LAS VEGAS – Former President Donald Trump wasn’t on the ballot in Tuesday’s Republican presidential primary in the early voting state of Nevada.
But his absence wasn’t enough to help secure a victory for his last remaining major rival for the 2024 GOP nomination – Nikki Haley.
Voters casting ballots in the state-run Republican nominating contest couldn’t write in Trump’s name, but they could vote for a “none of these candidates” option.
And the Associated Press projected that the “none of these candidates” option would defeat Haley in a primary where no delegates to this summer’s Republican convention were at stake. Trump supporters Fox News spoke with at polling stations said they were casting a ballot for “none of these candidates.”
While her name was on the ballot, the former two-term South Carolina governor who later served as U.N. ambassador in the Trump administration ignored the Nevada primary.
Haley didn’t campaign in Nevada ahead of the primary and hasn’t been in the state since speaking in late October at the Republican Jewish Coalition’s annual leadership conference.
“In terms of Nevada, we have not spent a dime nor an ounce of energy on Nevada,” Haley campaign manager Betsy Ankney told reporters on Monday. “So Nevada is not and has never been our focus.”
As the vote count continued, the former president took to his Truth Social network to take aim at Haley.
“A bad night for Nikki Haley. Losing by almost 30 points in Nevada to “None of These Candidates.” Watch, she’ll soon claim Victory!” he argued.
And Trump campaign senior adviser Chris LaCivita pointed towards Haley’s home state, which holds the next major contest in the GOP nominating calendar on Feb. 24.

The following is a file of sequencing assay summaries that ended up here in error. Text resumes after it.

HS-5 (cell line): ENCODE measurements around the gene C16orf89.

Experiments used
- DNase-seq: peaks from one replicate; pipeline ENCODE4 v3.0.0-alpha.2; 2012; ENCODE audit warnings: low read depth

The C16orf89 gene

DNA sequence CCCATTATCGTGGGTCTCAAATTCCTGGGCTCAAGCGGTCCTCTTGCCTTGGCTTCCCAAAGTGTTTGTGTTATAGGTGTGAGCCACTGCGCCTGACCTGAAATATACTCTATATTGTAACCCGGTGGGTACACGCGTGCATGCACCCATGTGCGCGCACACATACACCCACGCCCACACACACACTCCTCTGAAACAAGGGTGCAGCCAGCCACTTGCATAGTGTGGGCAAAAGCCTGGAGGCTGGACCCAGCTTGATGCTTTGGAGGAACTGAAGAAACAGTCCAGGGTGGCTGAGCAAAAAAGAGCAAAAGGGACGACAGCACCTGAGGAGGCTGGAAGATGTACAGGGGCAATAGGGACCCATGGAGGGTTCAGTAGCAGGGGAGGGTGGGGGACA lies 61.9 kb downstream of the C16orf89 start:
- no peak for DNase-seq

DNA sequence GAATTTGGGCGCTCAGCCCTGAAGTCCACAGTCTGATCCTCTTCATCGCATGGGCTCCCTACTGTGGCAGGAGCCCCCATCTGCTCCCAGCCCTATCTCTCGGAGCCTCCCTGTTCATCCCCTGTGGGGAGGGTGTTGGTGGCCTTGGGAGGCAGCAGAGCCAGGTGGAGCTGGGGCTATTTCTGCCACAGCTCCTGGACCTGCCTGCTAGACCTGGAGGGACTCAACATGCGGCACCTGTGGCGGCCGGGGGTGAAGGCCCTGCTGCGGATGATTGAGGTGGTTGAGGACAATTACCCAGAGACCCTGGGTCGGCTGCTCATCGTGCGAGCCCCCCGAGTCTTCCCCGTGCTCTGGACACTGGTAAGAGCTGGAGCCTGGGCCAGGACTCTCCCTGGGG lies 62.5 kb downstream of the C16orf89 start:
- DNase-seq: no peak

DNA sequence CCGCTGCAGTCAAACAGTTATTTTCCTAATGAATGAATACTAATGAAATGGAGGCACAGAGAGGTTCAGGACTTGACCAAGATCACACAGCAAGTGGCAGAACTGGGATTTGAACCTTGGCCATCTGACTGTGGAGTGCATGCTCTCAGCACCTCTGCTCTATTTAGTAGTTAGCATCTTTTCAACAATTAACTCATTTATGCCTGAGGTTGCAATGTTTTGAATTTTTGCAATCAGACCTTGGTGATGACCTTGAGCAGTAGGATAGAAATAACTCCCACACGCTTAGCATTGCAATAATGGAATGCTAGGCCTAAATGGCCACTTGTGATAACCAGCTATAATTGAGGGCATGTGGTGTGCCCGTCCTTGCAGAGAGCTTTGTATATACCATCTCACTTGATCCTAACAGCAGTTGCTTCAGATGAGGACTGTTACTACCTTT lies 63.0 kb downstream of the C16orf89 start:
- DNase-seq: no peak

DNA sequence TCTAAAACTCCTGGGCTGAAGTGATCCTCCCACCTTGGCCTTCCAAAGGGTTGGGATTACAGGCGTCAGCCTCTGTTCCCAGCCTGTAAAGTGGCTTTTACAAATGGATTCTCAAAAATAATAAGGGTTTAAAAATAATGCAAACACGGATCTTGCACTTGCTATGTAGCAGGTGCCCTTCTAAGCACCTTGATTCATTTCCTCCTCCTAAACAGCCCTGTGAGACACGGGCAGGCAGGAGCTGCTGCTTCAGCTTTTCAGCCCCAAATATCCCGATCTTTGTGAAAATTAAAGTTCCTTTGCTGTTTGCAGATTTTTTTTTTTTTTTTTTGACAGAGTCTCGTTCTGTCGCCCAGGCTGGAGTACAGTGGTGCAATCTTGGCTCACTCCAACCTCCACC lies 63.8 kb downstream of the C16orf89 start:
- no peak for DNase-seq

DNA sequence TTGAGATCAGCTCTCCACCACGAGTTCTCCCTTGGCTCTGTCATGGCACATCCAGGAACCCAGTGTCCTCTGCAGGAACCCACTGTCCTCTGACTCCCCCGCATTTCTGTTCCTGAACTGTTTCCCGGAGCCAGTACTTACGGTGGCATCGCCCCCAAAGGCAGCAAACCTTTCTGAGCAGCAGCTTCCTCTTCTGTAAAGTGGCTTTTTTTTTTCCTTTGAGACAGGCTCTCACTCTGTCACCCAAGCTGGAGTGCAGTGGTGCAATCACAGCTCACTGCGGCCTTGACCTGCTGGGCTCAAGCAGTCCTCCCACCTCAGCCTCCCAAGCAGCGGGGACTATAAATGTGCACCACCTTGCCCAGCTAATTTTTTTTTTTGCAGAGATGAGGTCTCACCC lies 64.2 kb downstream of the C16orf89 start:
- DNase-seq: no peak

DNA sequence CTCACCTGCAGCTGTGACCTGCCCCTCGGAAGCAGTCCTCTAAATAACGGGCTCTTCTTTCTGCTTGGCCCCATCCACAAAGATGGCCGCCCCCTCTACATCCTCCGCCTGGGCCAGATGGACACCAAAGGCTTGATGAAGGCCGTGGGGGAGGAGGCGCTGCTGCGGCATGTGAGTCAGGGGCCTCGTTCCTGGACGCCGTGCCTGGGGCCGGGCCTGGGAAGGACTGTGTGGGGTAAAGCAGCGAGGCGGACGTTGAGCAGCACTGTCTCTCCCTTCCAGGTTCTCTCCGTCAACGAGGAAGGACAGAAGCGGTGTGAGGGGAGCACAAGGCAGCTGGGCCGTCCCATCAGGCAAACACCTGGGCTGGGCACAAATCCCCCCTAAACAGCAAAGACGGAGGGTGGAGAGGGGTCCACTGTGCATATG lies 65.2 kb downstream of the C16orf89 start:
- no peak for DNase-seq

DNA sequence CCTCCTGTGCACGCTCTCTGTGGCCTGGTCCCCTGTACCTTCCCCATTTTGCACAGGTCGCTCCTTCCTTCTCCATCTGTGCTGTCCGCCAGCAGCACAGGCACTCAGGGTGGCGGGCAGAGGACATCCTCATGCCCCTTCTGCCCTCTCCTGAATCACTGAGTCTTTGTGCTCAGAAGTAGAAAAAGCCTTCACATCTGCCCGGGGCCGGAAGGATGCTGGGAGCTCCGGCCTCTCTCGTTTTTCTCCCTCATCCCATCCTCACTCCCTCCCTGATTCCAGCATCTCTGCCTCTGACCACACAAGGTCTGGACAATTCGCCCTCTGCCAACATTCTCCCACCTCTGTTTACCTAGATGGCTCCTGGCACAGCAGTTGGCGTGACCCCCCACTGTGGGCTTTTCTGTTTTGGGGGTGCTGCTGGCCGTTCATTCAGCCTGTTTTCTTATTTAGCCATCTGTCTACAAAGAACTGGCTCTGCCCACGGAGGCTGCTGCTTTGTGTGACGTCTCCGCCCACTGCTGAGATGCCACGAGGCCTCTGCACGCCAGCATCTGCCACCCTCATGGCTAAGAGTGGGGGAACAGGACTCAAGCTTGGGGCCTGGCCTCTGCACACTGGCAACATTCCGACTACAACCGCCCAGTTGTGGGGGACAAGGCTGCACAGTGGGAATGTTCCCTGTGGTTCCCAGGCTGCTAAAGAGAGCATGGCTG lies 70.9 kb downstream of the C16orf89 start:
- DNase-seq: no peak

“More embarrassment coming in South Carolina …the @NikkiHaley Delusional Tour continues,’ LaCivita claimed in a social media post.
While Trump, the commanding front-runner for the 2024 GOP nomination as he makes his third straight White House run, wasn’t on the primary ballot, his name will be listed on Thursday in a presidential caucus being run by the Nevada GOP.
The confusion over having two competing contests dates to 2021, when Democrats, who at the time controlled both Nevada’s governor’s office and the legislature, passed a law changing the presidential nominating contest from long-held caucuses to a state-run primary.
The Nevada GOP objected, but last year their legal bid to stop the primary from going forward was rejected. In a twist, the judge in the case allowed the state Republicans to hold their own caucuses, where all 26 delegates will be up for grabs.
The state GOP ruled that candidates who put their name on the state-run primary ballot could not take part in the caucuses.
Haley and some of the other now-departed Republican presidential candidates viewed the Nevada GOP as too loyal to Trump and decided to skip a caucus they believed was tipped in favor of the former president.
Nevada GOP chair Michael McDonald and both of the state’s members of the Republican National Committee are supporting Trump.
“We made the decision early on that we were not going to pay $55,000 to a Trump entity that, you know, to participate in a process that was rigged for Trump,” Ankney argued.
While the GOP presidential candidates had to choose either the caucus or primary ballot, registered Republicans in Nevada can vote in both contests.
And Trump’s campaign has been working to get the message out to supporters in Nevada that if they want to vote for the former president, they need to show up at the caucuses.
“Your primary vote doesn’t mean anything. It’s your caucus vote,” Trump said at a rally in Las Vegas late last month. “So in your state, you have both the primary and you have a caucus. Don’t worry about the primary, just do the caucus thing.”
Trump is expected back in Las Vegas on Thursday, for a caucus celebration.
This week’s contests are just an appetizer for Nevada, which as a key general election battleground state will see plenty of campaign traffic this summer and autumn.
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